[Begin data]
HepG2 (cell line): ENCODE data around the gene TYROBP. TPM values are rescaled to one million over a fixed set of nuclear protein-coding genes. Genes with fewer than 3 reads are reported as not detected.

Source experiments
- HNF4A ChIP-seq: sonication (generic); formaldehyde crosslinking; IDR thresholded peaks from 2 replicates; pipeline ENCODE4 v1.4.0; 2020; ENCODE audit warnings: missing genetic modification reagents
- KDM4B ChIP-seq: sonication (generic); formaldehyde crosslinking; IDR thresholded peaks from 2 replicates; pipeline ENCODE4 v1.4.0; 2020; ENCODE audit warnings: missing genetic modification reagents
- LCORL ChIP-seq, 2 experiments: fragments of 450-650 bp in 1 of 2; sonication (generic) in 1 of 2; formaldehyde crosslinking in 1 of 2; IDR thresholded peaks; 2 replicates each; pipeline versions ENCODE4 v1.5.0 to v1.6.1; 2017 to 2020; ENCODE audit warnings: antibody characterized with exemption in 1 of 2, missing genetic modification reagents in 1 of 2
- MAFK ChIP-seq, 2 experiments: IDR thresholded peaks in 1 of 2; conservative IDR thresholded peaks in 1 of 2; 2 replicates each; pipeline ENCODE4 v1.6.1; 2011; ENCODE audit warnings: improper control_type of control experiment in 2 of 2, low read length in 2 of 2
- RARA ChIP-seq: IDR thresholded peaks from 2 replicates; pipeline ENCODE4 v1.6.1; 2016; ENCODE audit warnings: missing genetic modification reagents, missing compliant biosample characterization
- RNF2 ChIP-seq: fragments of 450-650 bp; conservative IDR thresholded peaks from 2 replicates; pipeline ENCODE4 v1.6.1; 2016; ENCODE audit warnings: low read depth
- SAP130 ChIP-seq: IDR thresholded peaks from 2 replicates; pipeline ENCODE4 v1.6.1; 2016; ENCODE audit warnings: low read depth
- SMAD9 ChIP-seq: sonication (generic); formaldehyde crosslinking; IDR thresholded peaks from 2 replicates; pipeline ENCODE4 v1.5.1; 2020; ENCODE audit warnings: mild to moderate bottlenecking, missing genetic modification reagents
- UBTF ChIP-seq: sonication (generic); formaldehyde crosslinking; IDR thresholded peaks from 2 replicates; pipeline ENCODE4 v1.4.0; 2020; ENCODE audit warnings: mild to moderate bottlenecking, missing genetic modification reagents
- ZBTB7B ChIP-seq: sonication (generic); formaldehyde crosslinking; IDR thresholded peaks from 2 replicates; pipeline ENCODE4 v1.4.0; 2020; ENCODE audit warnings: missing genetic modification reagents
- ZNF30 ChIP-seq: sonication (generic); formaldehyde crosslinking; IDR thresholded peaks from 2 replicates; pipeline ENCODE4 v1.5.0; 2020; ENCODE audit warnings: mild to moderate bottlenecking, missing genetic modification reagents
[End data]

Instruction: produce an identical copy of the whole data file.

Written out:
HepG2 (cell line): ENCODE data around the gene TYROBP. TPM values are rescaled to one million over a fixed set of nuclear protein-coding genes. Genes with fewer than 3 reads are reported as not detected.

Source experiments
- HNF4A ChIP-seq: sonication (generic); formaldehyde crosslinking; IDR thresholded peaks from 2 replicates; pipeline ENCODE4 v1.4.0; 2020; ENCODE audit warnings: missing genetic modification reagents
- KDM4B ChIP-seq: sonication (generic); formaldehyde crosslinking; IDR thresholded peaks from 2 replicates; pipeline ENCODE4 v1.4.0; 2020; ENCODE audit warnings: missing genetic modification reagents
- LCORL ChIP-seq, 2 experiments: fragments of 450-650 bp in 1 of 2; sonication (generic) in 1 of 2; formaldehyde crosslinking in 1 of 2; IDR thresholded peaks; 2 replicates each; pipeline versions ENCODE4 v1.5.0 to v1.6.1; 2017 to 2020; ENCODE audit warnings: antibody characterized with exemption in 1 of 2, missing genetic modification reagents in 1 of 2
- MAFK ChIP-seq, 2 experiments: IDR thresholded peaks in 1 of 2; conservative IDR thresholded peaks in 1 of 2; 2 replicates each; pipeline ENCODE4 v1.6.1; 2011; ENCODE audit warnings: improper control_type of control experiment in 2 of 2, low read length in 2 of 2
- RARA ChIP-seq: IDR thresholded peaks from 2 replicates; pipeline ENCODE4 v1.6.1; 2016; ENCODE audit warnings: missing genetic modification reagents, missing compliant biosample characterization
- RNF2 ChIP-seq: fragments of 450-650 bp; conservative IDR thresholded peaks from 2 replicates; pipeline ENCODE4 v1.6.1; 2016; ENCODE audit warnings: low read depth
- SAP130 ChIP-seq: IDR thresholded peaks from 2 replicates; pipeline ENCODE4 v1.6.1; 2016; ENCODE audit warnings: low read depth
- SMAD9 ChIP-seq: sonication (generic); formaldehyde crosslinking; IDR thresholded peaks from 2 replicates; pipeline ENCODE4 v1.5.1; 2020; ENCODE audit warnings: mild to moderate bottlenecking, missing genetic modification reagents
- UBTF ChIP-seq: sonication (generic); formaldehyde crosslinking; IDR thresholded peaks from 2 replicates; pipeline ENCODE4 v1.4.0; 2020; ENCODE audit warnings: mild to moderate bottlenecking, missing genetic modification reagents
- ZBTB7B ChIP-seq: sonication (generic); formaldehyde crosslinking; IDR thresholded peaks from 2 replicates; pipeline ENCODE4 v1.4.0; 2020; ENCODE audit warnings: missing genetic modification reagents
- ZNF30 ChIP-seq: sonication (generic); formaldehyde crosslinking; IDR thresholded peaks from 2 replicates; pipeline ENCODE4 v1.5.0; 2020; ENCODE audit warnings: mild to moderate bottlenecking, missing genetic modification reagents